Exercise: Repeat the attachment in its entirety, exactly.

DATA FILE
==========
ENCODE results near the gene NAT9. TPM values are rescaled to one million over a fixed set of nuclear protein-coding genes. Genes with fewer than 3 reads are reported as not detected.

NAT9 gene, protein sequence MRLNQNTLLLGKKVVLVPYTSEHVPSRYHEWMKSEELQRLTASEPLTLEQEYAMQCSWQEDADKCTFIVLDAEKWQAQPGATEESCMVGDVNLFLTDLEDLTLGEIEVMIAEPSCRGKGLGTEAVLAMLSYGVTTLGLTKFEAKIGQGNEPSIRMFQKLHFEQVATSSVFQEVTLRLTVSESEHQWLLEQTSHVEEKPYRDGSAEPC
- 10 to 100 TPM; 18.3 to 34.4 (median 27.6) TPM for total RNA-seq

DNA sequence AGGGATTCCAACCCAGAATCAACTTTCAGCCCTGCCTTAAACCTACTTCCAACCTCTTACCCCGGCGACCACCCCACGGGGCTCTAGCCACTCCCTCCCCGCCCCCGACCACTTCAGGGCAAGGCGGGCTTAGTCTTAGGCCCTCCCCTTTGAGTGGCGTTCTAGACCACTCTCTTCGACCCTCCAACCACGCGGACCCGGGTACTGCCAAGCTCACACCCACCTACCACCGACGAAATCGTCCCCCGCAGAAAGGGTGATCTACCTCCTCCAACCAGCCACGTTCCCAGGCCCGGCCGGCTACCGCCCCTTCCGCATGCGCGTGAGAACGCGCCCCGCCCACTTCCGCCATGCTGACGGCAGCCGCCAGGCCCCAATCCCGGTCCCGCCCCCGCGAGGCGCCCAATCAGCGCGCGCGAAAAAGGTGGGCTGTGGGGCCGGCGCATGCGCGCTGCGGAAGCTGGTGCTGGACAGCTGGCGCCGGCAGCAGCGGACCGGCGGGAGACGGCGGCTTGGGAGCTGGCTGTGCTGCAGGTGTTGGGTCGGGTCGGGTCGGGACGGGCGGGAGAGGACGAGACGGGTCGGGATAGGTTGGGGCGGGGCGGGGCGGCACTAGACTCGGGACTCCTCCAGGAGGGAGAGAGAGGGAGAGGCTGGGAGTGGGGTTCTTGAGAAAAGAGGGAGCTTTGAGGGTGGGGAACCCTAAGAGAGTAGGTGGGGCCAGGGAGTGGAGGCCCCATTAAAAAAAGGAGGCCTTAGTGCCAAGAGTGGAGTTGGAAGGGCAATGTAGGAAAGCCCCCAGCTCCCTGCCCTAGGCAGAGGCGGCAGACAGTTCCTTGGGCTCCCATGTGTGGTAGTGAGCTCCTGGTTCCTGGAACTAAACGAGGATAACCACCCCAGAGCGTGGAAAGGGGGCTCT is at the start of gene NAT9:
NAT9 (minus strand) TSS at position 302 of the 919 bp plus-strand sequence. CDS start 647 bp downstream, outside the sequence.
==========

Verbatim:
ENCODE results near the gene NAT9. TPM values are rescaled to one million over a fixed set of nuclear protein-coding genes. Genes with fewer than 3 reads are reported as not detected.

NAT9 gene, protein sequence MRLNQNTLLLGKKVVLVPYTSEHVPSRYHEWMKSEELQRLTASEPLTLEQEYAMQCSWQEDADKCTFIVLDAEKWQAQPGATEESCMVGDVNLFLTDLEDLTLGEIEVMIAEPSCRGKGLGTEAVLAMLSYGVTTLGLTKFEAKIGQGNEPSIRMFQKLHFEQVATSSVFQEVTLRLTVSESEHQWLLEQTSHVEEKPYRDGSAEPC
- 10 to 100 TPM; 18.3 to 34.4 (median 27.6) TPM for total RNA-seq

DNA sequence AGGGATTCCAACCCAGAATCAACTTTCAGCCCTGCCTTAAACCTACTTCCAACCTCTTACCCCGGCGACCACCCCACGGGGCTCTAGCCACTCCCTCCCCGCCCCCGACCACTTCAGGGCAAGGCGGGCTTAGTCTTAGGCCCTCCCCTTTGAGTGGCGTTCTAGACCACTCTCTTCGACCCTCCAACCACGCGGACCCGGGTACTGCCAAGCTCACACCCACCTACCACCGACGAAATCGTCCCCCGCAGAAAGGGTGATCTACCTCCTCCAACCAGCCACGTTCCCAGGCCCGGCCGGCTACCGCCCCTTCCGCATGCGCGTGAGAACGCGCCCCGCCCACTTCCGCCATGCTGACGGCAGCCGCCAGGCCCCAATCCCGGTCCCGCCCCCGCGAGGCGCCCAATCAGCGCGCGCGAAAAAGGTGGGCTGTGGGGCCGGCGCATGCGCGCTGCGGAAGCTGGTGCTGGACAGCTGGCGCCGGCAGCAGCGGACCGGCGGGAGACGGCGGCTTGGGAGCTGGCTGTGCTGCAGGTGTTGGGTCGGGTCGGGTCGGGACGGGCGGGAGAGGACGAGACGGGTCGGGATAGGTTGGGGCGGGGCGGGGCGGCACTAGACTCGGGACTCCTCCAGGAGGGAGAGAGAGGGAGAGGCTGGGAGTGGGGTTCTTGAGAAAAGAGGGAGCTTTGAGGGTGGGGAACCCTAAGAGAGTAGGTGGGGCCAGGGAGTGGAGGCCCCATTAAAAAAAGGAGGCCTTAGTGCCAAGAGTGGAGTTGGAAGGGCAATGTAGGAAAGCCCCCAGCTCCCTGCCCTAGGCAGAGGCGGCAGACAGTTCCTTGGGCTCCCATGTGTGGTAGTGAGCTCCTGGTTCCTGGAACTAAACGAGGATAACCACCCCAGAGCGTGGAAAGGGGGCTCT is at the start of gene NAT9:
NAT9 (minus strand) TSS at position 302 of the 919 bp plus-strand sequence. CDS start 647 bp downstream, outside the sequence.